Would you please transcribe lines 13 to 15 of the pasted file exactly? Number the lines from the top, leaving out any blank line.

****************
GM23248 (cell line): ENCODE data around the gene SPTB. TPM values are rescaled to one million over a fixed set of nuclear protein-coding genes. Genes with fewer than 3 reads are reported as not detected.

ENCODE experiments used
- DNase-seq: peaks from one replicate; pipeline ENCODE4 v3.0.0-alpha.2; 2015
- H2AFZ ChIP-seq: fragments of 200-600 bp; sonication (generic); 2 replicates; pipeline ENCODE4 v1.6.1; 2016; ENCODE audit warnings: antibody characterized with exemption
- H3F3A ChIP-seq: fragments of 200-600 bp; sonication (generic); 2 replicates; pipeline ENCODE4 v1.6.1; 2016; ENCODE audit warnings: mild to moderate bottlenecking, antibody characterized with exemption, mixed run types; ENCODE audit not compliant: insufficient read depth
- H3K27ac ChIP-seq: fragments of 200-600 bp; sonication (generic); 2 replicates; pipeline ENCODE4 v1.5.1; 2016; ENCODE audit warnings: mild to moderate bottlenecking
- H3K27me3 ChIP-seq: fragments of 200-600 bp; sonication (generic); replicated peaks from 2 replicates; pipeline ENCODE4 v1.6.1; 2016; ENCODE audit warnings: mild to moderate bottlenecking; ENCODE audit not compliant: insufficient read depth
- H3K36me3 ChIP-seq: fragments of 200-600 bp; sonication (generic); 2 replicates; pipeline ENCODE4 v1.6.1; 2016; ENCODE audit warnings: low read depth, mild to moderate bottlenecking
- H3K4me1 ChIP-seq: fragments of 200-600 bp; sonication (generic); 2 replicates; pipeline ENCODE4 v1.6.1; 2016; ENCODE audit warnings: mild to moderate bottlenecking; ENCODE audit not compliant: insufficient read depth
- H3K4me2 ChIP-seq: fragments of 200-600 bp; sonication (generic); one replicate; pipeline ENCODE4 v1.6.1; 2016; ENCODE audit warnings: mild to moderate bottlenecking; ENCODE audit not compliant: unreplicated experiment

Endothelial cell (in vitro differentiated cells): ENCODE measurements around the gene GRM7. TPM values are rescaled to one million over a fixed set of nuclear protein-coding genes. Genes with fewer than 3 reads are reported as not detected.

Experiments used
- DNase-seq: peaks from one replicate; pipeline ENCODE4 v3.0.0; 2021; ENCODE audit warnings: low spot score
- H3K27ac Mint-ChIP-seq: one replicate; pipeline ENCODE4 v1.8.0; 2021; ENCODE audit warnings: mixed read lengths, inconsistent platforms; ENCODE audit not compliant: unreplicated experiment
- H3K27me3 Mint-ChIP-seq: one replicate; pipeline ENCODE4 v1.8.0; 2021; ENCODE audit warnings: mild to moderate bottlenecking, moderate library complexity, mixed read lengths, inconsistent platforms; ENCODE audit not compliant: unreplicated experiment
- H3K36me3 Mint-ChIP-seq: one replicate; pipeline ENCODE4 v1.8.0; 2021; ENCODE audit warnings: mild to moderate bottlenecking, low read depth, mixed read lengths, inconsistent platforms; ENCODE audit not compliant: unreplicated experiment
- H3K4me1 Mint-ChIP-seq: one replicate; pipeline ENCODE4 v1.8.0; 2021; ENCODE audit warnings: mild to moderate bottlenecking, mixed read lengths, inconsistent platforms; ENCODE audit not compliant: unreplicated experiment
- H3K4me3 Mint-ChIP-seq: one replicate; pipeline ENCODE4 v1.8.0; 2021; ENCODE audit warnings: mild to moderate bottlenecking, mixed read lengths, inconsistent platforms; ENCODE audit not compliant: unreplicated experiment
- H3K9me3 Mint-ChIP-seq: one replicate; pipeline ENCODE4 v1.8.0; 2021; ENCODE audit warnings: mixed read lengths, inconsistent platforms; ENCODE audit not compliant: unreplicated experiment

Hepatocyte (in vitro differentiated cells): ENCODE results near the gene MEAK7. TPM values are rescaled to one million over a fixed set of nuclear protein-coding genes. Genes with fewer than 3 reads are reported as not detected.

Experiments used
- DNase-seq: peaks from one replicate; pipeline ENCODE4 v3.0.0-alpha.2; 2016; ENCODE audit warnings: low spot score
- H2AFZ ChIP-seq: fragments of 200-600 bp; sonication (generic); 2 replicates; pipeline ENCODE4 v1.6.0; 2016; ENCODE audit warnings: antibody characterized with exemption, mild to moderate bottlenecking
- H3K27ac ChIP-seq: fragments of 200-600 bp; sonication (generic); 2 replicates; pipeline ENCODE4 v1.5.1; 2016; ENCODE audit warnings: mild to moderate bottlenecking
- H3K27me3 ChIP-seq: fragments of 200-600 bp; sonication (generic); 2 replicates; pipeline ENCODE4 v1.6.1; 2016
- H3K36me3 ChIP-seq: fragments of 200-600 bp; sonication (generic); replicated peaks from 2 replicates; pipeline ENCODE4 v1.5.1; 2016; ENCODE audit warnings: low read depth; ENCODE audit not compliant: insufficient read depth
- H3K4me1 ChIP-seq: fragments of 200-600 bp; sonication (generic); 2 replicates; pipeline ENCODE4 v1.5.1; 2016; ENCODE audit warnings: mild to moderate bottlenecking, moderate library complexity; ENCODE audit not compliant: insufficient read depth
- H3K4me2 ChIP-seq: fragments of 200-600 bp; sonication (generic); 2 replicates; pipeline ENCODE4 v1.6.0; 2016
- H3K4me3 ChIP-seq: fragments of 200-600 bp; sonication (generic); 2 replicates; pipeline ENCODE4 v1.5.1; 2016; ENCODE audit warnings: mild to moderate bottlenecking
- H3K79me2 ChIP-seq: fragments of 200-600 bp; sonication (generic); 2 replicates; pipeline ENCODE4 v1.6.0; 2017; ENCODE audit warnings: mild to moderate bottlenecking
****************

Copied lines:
- DNase-seq: peaks from one replicate; pipeline ENCODE4 v3.0.0; 2021; ENCODE audit warnings: low spot score
- H3K27ac Mint-ChIP-seq: one replicate; pipeline ENCODE4 v1.8.0; 2021; ENCODE audit warnings: mixed read lengths, inconsistent platforms; ENCODE audit not compliant: unreplicated experiment
- H3K27me3 Mint-ChIP-seq: one replicate; pipeline ENCODE4 v1.8.0; 2021; ENCODE audit warnings: mild to moderate bottlenecking, moderate library complexity, mixed read lengths, inconsistent platforms; ENCODE audit not compliant: unreplicated experiment